Friday night the boyfriend and I went out to Fat City to check out Tigersushi label head and notorious electro disco remixer Joakim, and to also see blog house darlings Glass Candy. It was a strange night out where many of our expectations were disappointed.
First, we had been looking forward to seeing Pee Play’s video installation/deconstruction of the homo classic Cruising, but when we got there Ken Vulsion told us that Pee Play had come down with a bad case of flu, so Jason Kendig was substituting. Jason played a very smooth set with a vintage disco feel that got the crowd from standing around with drinks in their hands to fairly widespread dancing – I even saw Josh Cheon and Robot Hustle in the crowd with their hands in the air. I think Jason was having a good time as well, but his facial expression was virtually inscrutable – he and Samim would run a close contest for most stern DJ face I’ve seen this year.
Glass Candy came on around 11.30 and immediately endeared themselves to the crowd when chanteuse and interpretive dancer Ida No said “hey, let’s thank DJ whats-his-name” before launching into a track that began with the lyrics “Look at me.” That seemed to be the whole point of their performance; if you watched the stage it seemed that the entire focus of the show was Ida’s various stage gyrations, and if you turned your back and didn’t watch it sounded like overwrought sturm-und-drang signifying very little. Afterwards I thought it appropriate that two of the videos on their myspace were of their tracks being played for runway shows at fashion week.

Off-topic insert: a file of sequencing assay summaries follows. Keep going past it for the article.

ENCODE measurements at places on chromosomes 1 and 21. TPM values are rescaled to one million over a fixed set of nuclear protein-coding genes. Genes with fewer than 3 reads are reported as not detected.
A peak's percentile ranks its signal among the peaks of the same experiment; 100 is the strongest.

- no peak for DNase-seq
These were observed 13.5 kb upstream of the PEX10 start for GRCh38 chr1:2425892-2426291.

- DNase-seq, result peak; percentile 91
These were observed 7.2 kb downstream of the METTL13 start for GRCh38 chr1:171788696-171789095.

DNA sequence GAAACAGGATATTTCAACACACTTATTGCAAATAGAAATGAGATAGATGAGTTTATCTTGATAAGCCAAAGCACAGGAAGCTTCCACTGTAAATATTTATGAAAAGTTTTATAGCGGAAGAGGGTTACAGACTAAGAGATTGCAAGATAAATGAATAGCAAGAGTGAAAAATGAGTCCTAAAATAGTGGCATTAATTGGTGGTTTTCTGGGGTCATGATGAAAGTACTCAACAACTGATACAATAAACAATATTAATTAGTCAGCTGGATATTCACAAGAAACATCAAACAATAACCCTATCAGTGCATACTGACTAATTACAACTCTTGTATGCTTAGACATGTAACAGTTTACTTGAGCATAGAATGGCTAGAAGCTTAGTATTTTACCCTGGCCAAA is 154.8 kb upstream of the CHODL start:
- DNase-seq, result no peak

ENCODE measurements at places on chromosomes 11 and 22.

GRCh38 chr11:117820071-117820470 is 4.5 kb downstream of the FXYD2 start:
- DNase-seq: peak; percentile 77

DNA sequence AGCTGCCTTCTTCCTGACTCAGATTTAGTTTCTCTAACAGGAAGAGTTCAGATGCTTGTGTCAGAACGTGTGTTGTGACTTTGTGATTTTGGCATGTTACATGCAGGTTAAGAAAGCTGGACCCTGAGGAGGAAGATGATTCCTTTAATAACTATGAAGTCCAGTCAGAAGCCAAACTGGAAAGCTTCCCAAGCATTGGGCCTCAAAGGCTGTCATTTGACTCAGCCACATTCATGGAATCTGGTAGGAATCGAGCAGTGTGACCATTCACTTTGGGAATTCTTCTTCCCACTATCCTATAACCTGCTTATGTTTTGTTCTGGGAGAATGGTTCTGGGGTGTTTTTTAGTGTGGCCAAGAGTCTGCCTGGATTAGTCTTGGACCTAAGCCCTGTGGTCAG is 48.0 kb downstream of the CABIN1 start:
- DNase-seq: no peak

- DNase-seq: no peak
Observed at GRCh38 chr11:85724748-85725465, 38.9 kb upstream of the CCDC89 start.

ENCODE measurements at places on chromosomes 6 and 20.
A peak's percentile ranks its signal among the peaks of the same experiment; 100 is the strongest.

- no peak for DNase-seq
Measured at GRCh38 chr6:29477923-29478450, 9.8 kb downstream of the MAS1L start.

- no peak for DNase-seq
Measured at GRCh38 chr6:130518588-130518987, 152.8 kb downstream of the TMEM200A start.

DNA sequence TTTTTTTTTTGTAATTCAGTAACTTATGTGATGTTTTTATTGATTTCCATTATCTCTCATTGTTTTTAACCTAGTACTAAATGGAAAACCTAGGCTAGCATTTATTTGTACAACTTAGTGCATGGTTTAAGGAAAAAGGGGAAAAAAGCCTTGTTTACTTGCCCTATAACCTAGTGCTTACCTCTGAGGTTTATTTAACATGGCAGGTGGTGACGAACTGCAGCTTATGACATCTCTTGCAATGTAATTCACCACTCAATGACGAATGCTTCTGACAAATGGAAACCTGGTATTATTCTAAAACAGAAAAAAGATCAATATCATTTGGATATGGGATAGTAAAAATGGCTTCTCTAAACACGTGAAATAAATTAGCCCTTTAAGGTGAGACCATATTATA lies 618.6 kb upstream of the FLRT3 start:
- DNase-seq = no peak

When Joakim finally came on at 12.30 it felt less like the performance of a headliner and more like the clean-up brigade. We had hoped to hear some original tracks or remixes, but instead he just played records. We only stayed for about another half hour, so he might have taken off in other directions after that, but when he put on a remix of Khia’s “My Neck, My Back” (a song I have truly grown to loathe) I decided I really wasn’t interested in hearing where things went from there.
When I looked back at the event listing on the Blasthaus website, I realized that it said “Joakim, with a live set by Glass Candy,” which should have been the tip-off that we were going to get a DJ set rather than an actual performance. Nonetheless, when you’re charging $15 at the door for a party, and you have a “headliner” of that stature playing, I would think that you would give him the more appropriate headliner time-slot and have him do something besides spin records. As it was I felt like I paid $15 to go a Glass Candy show, which was about $10 too much.